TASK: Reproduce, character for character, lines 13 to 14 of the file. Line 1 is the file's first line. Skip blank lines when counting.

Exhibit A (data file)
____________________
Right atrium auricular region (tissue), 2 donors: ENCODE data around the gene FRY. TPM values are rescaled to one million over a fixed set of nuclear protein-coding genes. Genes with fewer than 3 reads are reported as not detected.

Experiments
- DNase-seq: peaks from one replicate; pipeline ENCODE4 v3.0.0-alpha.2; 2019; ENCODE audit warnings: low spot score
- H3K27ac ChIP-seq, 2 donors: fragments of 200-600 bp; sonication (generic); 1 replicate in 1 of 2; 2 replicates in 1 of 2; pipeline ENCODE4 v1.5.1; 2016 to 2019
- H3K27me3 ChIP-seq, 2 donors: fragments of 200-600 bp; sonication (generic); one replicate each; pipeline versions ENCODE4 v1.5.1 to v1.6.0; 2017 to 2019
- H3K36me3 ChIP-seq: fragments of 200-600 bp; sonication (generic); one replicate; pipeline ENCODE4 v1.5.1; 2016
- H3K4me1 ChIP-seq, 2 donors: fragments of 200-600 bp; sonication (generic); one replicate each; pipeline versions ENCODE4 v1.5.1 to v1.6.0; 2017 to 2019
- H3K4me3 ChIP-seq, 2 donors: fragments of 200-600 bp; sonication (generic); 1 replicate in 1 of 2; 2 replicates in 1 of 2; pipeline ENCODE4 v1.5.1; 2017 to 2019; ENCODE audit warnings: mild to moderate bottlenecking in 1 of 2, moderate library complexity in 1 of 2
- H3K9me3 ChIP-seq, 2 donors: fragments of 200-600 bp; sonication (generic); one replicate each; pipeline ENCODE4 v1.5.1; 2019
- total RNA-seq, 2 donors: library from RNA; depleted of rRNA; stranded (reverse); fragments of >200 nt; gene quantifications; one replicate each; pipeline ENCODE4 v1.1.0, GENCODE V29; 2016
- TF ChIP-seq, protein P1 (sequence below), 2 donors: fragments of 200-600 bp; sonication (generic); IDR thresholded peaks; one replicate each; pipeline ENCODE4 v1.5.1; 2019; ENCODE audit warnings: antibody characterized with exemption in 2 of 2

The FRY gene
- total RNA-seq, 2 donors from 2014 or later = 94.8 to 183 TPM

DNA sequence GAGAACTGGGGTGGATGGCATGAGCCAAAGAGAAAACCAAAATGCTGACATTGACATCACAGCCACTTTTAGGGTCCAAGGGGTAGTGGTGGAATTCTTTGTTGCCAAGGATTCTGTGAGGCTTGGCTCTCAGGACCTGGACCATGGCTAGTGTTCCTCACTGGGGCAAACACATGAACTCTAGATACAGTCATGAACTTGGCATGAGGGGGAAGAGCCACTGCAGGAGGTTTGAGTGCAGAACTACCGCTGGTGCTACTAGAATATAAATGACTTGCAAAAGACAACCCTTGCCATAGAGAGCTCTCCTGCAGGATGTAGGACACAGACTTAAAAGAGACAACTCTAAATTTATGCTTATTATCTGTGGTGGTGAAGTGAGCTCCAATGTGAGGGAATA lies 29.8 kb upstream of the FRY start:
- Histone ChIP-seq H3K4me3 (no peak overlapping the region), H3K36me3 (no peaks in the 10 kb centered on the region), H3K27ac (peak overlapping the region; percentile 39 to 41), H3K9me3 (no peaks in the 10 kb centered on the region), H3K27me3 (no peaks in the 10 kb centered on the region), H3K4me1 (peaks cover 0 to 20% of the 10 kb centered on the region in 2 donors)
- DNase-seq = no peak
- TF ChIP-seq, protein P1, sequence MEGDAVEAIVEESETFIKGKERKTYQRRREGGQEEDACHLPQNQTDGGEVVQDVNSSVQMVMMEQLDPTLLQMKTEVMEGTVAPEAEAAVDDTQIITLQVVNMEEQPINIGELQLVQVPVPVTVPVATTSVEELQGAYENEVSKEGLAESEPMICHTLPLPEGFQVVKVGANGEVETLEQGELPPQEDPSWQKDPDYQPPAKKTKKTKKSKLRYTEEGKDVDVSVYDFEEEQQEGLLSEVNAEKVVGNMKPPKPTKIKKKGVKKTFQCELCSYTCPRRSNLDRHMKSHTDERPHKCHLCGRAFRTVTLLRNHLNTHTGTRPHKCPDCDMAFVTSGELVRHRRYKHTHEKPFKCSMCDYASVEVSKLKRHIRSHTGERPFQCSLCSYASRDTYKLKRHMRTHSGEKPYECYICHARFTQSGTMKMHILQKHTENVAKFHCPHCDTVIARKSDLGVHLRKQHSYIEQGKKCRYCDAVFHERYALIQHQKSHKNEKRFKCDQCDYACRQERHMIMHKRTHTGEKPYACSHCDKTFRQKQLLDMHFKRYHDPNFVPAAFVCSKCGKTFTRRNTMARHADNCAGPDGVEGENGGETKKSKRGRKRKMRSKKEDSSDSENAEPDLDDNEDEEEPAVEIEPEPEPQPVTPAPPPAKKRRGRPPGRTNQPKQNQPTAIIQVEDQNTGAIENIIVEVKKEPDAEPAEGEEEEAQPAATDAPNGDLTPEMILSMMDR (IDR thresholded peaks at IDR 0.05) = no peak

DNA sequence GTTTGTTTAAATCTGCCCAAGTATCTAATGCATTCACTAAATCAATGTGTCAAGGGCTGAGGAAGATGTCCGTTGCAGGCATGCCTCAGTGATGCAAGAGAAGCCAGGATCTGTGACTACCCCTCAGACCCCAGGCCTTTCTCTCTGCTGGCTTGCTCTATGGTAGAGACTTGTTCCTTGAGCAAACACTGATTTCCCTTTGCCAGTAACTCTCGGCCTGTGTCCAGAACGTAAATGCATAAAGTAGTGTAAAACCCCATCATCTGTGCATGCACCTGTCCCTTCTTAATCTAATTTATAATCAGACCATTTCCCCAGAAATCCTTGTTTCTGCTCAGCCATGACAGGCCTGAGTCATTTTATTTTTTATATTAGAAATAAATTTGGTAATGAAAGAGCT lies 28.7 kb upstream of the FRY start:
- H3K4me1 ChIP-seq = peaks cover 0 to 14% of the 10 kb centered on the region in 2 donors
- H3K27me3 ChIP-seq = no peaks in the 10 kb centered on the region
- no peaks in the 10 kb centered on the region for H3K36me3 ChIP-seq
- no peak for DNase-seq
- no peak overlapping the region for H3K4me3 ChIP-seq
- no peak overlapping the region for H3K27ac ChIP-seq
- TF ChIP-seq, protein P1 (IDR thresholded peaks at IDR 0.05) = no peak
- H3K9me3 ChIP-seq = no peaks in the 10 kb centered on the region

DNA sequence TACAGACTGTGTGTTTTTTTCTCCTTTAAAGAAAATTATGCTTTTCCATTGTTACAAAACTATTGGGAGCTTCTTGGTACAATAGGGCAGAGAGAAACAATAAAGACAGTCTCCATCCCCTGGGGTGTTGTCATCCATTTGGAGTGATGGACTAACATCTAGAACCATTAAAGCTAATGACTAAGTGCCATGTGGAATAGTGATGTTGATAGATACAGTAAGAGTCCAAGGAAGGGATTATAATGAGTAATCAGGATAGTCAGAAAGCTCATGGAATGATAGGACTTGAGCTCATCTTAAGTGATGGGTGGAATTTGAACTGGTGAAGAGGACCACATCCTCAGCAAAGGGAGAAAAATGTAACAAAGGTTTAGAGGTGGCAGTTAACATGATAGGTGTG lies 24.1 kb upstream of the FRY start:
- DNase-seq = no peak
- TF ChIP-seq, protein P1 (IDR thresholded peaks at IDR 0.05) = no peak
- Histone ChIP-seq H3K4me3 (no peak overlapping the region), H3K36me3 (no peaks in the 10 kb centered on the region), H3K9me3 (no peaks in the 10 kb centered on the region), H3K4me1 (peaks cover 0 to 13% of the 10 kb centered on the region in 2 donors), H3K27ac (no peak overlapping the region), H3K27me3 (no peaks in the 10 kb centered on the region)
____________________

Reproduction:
- total RNA-seq, 2 donors from 2014 or later = 94.8 to 183 TPM

DNA sequence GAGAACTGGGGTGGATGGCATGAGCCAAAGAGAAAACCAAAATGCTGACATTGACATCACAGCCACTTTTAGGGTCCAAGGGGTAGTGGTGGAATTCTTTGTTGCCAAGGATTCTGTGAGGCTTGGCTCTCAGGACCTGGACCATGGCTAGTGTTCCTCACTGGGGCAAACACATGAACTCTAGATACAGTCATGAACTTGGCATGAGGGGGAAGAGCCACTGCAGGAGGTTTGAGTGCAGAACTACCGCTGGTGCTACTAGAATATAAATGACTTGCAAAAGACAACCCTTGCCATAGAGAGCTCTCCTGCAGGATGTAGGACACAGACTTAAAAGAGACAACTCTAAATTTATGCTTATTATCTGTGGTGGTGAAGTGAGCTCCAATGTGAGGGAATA lies 29.8 kb upstream of the FRY start: